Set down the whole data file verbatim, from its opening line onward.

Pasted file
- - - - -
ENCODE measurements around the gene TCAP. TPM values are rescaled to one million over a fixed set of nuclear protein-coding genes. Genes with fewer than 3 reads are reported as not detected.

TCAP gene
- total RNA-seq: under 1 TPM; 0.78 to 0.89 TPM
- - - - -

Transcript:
ENCODE measurements around the gene TCAP. TPM values are rescaled to one million over a fixed set of nuclear protein-coding genes. Genes with fewer than 3 reads are reported as not detected.

TCAP gene
- total RNA-seq: under 1 TPM; 0.78 to 0.89 TPM